First, we have not yet seen a change in the near-term demand environment and believe that whenever that starts to improve, it will only be a gradual change. However, we remain excited about the long-term opportunity ahead of us. Second, we continue to believe the best path to capturing the long-term opportunity is to further accelerate our investments in the near term. We plan to accelerate headcount and related investments in sales capacity and coverage globally to drive growth and also in R&D to drive product innovation and in G&A to support our growth.

Although some of these investments will support growth in fiscal '22, many of these will be more long-term in nature. Finally, we have experienced significant operating margin expansion this year, in part, from the near-complete elimination of travel and in-person events. As a distributed company, we previously had a significant amount of spending in these areas. We expect an increase in travel and event spending gradually over the course of fiscal '22.

Given the higher investment profile and the return of travel and event expenses, we are currently expecting that our operating margin in fiscal '22 will be a few percentage points lower than in fiscal '21. Our investments reflect our optimism in the large market opportunity and how well we are positioned to capture that to deliver growth. We do expect that we will remain free cash flow positive in fiscal '22 and going forward. In summary, we had a strong third quarter and executed well in the current environment.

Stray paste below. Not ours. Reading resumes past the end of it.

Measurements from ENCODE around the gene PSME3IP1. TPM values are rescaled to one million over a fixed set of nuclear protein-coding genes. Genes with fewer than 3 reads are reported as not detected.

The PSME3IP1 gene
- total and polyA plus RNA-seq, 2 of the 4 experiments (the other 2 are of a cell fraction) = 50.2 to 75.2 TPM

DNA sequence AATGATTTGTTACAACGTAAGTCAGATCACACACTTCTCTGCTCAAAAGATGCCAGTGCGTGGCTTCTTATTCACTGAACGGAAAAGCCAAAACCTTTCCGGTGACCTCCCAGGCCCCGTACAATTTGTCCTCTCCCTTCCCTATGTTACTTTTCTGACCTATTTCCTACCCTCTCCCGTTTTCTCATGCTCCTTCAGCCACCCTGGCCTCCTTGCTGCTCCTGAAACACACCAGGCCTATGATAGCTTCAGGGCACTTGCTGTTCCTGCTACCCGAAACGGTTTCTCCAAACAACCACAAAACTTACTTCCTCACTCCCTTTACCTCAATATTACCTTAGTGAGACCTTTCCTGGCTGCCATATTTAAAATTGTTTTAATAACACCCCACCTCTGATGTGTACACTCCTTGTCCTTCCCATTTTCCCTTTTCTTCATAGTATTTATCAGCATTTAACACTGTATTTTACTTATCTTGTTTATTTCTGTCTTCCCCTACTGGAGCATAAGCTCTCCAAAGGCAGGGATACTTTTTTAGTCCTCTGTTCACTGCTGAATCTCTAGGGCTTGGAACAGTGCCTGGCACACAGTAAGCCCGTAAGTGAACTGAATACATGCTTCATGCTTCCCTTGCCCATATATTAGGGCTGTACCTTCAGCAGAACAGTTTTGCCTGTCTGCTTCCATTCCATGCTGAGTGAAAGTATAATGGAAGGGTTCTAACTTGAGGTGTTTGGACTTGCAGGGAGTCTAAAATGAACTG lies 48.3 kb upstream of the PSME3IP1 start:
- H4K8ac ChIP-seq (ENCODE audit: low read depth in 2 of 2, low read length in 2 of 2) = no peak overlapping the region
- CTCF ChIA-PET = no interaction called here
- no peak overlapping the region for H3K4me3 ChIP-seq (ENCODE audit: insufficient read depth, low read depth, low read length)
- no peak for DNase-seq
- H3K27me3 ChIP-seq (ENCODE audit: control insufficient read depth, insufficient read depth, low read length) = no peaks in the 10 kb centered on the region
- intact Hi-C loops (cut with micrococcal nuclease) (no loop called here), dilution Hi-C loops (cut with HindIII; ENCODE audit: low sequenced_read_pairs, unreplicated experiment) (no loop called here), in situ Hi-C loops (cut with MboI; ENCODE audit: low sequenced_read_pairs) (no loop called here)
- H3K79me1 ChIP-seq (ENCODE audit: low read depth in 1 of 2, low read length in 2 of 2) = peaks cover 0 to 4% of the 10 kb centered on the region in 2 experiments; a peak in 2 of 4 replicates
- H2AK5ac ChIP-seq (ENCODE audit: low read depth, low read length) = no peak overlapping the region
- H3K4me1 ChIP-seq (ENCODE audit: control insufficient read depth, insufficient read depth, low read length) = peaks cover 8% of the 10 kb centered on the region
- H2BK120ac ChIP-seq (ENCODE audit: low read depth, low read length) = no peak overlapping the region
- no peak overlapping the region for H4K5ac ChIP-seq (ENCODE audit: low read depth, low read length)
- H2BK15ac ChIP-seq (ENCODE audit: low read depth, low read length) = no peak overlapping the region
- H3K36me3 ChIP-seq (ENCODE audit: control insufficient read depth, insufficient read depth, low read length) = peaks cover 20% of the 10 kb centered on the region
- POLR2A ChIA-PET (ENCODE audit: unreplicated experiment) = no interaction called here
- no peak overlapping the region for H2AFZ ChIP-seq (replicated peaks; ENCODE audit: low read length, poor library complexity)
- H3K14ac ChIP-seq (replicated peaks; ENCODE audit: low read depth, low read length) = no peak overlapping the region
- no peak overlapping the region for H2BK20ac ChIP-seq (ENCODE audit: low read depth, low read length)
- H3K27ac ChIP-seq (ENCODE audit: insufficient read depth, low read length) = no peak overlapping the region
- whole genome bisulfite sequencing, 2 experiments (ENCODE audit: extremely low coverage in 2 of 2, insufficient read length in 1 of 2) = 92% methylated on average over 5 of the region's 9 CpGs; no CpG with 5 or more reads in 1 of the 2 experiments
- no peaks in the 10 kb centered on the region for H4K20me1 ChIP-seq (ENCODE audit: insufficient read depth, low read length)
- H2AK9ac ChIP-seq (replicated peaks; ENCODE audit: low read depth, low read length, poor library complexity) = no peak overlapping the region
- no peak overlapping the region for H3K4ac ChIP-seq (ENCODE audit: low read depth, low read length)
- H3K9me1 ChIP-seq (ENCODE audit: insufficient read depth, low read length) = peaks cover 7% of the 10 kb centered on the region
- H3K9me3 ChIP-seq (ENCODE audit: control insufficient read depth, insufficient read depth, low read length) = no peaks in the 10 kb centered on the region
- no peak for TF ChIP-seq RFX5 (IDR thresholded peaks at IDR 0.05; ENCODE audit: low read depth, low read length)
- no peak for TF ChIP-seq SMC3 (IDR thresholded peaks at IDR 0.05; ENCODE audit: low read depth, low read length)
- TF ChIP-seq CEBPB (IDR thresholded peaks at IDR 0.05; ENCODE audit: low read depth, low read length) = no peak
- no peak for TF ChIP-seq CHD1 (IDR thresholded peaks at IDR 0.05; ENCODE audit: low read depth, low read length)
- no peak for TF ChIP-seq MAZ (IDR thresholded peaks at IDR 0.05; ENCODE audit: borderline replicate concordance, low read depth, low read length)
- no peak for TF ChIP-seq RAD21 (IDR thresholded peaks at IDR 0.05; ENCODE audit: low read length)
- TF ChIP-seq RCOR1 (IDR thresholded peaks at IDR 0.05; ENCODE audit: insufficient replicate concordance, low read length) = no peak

We've built a strong foundation, have a tremendous market opportunity ahead of us, and are making investments to capture that opportunity. With that, let's take questions. Operator?

Questions & Answers:


[Operator instructions] Our first question comes from Brent Thill with Jefferies. Please go ahead.

Brent Thill -- Jefferies -- Analyst

Good afternoon. Shay, just as it relates to the pricing changes, I'm curious if you could give us your overview. There's been a lot of questions among your investors about the tailwind, headwind. What you're seeing short-term and the long-term effect from your perspective? And for Janesh, if you can just maybe comment the license piece.

Obviously growing slower. But the SaaS component growing quick. I think that's the shift you want to see. But can you just talk about the dynamic you saw in license versus SaaS in the quarter and kind of how you're balancing that going forward? Thanks.

Shay Banon -- Founder and Chief Executive Officer

Sure. I'll start. Hi, Brent. Thanks for the question.

When it comes to our subscriptions, over the last few years, we introduced an enterprise subscription tier and we started off with having significant value in it in our orchestration capabilities that we allowed and gave to self-manage customers to be able to go and run it themselves, whether it's our own built-in orchestration systems or our Kubernetes integration. When we joined forces with Endgame, we also added to the enterprise subscription tier our endpoint product, an Elastic Endgame support. And now, with searchable snapshots and the cold and frozen tier that we believe provides significant value to our customers even more, like the ability to decouple compute from storage, as I mentioned, and the ability to really drive down the cost per gigabyte at the expense of speed, and we placed that under the enterprise subscription. We thought it's a good opportunity to update and to reflect the enterprise subscription price point to reflect all the additional value that we ended up adding over the year-end, which is quite a bit.